For example, when was the last time you (assuming you are a native speaker of English) thought about these issues? These are the kinds of things we are learning about in this class.
1. Why do we say "I went to school," "I went to church," but not "I went to home," hmm??? WHY??!?
2. How many tenses does English really have? Does English even have a future tense?
3. Speaking of tense, do you know what "aspect" is? If I said to you past perfect progressive, would you know what the heck I meant?
4. Have you ever noticed that there are different kinds of verbs? For example, there are verbs ("activity verbs") that describe an ongoing action: run, walk, swim, study, etc. Then there are "accomplishment verbs," that describe an activity that has a well-defined end point: paint, make, build, write, and (according to my book), grow up. I love that last one - well-defined end point, indeed! How about "achievement verbs" like recognize, realize, and find? These are things that happen in a moment, not a process. Finally, there are "stative verbs." These I had heard of before. Stative verbs describe ways of being, indefinitely, and they include verbs like have, contain, seem, want, and like. One of the commonly taught aspects of stative verbs is that they don't take the progressive aspect (be + ing). However, language can change over time, and McDonald's slogan violates this "rule" about stative verbs: "I'm lovin' it."
5. Did you notice that the second sentence of this blog spot contains "aren't I"? Shouldn't it be "am'nt I"? Or "ain't I"?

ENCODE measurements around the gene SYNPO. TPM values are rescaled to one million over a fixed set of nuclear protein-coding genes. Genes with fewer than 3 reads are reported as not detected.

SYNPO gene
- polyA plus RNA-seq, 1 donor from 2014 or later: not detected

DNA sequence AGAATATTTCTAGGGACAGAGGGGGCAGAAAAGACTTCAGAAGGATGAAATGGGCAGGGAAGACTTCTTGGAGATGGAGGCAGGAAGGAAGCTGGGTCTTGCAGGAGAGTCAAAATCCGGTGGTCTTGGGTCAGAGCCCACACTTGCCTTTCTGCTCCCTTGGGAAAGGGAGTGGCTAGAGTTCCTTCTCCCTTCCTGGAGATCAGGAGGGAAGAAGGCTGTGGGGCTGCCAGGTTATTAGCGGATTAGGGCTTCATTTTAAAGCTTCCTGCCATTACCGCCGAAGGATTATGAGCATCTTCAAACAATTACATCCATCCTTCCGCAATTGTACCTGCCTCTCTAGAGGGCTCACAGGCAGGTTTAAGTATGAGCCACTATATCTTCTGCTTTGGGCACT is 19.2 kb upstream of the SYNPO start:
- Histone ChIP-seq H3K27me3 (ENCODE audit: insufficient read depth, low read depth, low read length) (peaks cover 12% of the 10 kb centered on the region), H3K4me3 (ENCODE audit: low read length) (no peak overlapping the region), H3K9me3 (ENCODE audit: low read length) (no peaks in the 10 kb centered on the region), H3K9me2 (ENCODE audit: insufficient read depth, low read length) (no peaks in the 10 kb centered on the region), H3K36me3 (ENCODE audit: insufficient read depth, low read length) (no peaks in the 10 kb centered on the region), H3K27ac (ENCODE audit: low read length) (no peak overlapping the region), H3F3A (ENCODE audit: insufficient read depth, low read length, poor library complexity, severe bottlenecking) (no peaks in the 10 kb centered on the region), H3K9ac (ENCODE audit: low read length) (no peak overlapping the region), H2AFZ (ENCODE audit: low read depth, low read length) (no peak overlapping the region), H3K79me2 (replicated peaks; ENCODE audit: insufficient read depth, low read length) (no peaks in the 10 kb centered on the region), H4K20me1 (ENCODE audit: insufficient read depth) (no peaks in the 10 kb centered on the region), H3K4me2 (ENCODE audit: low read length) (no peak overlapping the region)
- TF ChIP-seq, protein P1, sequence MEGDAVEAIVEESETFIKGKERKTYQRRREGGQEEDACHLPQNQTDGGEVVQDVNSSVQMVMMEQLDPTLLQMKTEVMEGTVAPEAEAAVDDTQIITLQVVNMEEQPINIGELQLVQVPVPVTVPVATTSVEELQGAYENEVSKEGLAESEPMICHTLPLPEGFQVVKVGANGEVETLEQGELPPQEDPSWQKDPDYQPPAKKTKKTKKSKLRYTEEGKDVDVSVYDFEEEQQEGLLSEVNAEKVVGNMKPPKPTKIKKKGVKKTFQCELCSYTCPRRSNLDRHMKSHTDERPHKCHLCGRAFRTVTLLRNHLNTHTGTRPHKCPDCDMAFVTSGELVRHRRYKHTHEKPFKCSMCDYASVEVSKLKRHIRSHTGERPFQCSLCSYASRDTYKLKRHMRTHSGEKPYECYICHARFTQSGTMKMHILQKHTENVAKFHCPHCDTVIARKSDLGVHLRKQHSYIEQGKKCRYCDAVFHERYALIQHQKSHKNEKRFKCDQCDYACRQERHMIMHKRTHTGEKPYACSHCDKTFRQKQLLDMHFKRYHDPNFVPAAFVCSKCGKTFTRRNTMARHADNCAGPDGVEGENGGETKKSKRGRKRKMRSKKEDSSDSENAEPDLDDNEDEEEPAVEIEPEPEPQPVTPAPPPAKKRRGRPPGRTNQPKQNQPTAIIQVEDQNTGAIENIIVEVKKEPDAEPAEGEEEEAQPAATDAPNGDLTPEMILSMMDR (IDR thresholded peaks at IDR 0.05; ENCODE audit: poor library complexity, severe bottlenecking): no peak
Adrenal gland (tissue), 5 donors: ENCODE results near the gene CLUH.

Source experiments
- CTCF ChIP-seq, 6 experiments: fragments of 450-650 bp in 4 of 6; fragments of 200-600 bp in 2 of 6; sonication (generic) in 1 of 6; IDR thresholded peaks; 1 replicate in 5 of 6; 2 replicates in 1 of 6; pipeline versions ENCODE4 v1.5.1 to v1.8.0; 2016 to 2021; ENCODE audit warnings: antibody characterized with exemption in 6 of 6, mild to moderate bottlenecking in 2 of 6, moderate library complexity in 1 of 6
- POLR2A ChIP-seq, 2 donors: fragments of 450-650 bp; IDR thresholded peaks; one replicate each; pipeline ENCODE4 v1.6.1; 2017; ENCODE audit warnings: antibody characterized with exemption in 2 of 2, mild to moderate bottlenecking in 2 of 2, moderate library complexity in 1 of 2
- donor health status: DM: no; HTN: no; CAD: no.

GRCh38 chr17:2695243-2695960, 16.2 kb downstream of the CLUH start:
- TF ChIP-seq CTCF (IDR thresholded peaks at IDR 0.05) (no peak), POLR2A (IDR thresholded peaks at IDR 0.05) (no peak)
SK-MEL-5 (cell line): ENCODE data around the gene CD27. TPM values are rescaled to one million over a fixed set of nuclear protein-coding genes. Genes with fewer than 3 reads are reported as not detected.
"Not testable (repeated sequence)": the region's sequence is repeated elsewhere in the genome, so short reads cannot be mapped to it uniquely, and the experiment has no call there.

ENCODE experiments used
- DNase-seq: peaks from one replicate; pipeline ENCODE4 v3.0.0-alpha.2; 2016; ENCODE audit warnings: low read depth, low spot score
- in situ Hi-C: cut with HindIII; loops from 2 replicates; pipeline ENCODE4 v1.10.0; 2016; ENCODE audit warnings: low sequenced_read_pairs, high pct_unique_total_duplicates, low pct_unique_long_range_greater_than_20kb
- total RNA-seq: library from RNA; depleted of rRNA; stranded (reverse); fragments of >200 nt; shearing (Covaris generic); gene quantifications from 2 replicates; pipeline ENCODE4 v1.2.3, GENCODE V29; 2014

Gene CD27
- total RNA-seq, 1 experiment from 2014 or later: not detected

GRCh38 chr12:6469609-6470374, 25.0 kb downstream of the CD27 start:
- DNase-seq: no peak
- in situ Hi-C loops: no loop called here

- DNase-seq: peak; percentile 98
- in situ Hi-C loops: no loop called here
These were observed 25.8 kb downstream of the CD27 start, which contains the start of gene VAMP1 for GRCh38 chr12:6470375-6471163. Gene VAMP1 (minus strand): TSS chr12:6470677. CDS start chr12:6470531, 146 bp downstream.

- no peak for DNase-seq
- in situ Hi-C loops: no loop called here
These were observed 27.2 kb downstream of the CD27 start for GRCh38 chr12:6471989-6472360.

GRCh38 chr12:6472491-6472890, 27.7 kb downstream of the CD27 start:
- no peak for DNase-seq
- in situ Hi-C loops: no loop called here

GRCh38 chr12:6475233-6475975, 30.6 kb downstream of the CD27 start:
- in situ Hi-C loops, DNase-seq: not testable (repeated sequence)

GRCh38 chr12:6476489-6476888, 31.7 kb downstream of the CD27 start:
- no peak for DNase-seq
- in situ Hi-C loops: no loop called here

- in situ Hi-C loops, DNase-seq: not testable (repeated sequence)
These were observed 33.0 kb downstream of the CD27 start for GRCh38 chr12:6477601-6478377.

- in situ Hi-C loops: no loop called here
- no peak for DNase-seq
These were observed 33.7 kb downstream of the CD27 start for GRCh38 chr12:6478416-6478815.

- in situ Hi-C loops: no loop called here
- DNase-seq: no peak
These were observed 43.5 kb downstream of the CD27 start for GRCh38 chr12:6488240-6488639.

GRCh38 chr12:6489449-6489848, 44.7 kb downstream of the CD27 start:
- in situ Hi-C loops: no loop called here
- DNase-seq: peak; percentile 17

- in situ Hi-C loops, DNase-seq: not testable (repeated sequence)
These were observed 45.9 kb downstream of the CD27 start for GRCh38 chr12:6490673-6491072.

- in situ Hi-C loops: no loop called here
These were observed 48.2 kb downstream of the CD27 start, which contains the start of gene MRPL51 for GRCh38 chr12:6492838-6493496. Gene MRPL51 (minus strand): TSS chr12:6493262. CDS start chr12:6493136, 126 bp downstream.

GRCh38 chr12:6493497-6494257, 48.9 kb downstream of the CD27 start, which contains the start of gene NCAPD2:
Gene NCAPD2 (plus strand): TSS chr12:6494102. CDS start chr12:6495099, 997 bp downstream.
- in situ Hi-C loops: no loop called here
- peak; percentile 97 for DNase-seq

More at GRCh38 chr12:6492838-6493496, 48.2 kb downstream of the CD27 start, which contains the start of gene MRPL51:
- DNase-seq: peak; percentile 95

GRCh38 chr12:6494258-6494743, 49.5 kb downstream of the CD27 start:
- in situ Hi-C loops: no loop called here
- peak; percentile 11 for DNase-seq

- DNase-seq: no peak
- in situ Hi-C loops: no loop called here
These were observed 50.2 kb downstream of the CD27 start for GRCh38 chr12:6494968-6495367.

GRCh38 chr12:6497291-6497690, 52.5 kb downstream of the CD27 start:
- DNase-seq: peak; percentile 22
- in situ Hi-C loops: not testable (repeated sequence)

6. Try to dissect the shades of meaning in "Stan sells vacuum cleaners," and "Stan is selling vacuum cleaners." How about "Did you go to Yankee Stadium?" and "Have you gone to Yankee Stadium?"? Or "She has completed her homework" and "She completed her homework"? And why can't we say something like "William has bought it last Saturday"? Why is it more polite to ask someone, "Could you close the window?" instead of "Can you close the window?" Use grammar to back up your answers.
And that's the most difficult part of this class - at no time is the correct answer "just 'cuz."
Thank goodness I have a background in linguistics or I think this stuff would truly be gobbledy-gook to me. I'm looking forward to the day when a student asks me why English does this or that and I can answer him/her with confidence...perhaps after checking my super jumbo size textbook (from which some of the above examples were taken): Celce-Murcia, M., & Larsen-Freeman, D. (1999). The Grammar book: An ESL/EFL teacher’s course (2nd ed). Boston: Heinle & Heinle.